No one will declare this a definitive Walküre even for home video. The production value is far too weak and some of the vocal performances are uneven. On the other hand, Westbroek is magnificent and probably unequaled on any home video format. Rattle and the BPO are similarly hard to beat. Those two things alone would make this performance worth viewing. When you throw in the real star, Blu-ray, it becomes essential viewing. This presentation is far and away the best that a Wagner opera has ever looked and sounded outside of the opera hall itself."
Great and enjoyable version
Ortega Matas Josep | Sant JuliÓ de L˛ria, Andorra | 08/14/2009
(4 out of 5 stars)
"I am no professional musician or critic, but I have hearing different versions of Die Walküre for at least 40 years, including Karajan's, Solti's, Furtwangler's, Levine's, Boulez's, and others. So my first comment is that I enjoyed this version very much and was emotionally moved by it, which in the end is most important.
I specially like Rattle's direction and the great performance of the Berlin Philharmonic, which seems at times to sound like a chamber orchestra.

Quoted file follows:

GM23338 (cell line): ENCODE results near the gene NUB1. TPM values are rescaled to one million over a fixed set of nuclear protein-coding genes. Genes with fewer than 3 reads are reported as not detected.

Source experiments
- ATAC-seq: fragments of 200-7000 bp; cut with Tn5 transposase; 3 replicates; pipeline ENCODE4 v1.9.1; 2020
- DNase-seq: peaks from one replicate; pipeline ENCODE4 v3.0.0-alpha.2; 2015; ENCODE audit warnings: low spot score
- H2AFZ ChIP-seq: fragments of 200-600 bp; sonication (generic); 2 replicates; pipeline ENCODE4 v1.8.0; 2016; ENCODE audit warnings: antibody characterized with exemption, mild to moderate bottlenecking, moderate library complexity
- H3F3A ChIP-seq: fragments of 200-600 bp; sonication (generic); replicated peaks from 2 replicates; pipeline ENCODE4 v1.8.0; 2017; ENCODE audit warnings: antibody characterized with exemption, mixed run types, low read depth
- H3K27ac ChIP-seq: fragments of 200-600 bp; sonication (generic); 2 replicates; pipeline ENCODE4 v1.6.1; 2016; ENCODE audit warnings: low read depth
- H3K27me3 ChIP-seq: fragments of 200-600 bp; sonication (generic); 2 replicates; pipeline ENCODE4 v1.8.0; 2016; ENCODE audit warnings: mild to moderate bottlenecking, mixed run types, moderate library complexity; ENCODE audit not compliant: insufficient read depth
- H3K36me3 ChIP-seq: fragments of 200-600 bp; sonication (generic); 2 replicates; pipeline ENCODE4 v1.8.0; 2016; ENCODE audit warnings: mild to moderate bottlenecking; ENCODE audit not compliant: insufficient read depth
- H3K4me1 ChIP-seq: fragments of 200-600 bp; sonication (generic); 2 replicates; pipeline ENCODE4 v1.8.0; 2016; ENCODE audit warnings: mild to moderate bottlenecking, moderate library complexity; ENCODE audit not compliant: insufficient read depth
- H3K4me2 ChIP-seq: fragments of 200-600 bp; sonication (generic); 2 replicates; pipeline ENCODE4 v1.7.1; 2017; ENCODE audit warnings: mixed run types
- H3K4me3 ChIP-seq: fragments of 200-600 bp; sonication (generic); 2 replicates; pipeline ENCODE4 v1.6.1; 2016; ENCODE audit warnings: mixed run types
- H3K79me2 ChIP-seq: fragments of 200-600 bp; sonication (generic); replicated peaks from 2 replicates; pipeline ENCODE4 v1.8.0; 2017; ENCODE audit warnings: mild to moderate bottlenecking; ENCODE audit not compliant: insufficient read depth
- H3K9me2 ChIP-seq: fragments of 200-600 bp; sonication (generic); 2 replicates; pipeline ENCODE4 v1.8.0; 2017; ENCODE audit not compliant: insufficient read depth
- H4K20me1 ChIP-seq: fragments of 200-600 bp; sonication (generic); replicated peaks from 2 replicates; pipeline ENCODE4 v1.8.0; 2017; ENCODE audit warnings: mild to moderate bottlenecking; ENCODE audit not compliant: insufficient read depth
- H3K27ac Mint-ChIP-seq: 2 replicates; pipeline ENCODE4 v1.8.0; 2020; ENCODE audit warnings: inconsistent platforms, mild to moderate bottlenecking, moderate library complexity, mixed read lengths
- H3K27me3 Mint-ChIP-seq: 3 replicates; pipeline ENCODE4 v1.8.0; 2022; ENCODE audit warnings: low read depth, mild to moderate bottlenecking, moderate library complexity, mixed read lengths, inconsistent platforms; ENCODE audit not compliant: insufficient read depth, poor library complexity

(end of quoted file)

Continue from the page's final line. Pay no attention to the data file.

The setting is a moder one, rather minimalistic, but for once I found it acceptable. Still, I found Wotan going under the table when Brünnhilde tells him Fricka is coming absurd and out of character.
As to the singers, I liked Eva-Maria Westbroek as Sieglinde, she manages to sing and act convincingly. Robert Gambill sings with no fault that I can discern, but acts more like he was drunk than tired. Sir Willard White and Wotan is a bit more solemn than tormented, and Eva Johansson as Brünnhilde is excellent, but a bit too defiant in the final scenes. I loved Mikhail Petrenko as Hunding, he managed to scare me off, so I can imagine his tyranny over Sieglinde. Good Fricka by Lilli Paasiviki.
I highly recommend this recording."
Visual disaster made in France
Eckehart | 05/05/2010
(2 out of 5 stars)
"if the french could simply refrain from laying their hands on Teutonic arts, they would have made contributions to the civilization, and everyone would have thanked them...but as in this case, they totally ruined wagner's die walkure by some of the stupidest stage arrangements. the singing is so so, but the stage setting is unpleasant visually,not to mention some of the singers sweated like pigs, ehhwww... that's french's sophisticated wagner interpretation... and my $50 down the toilet."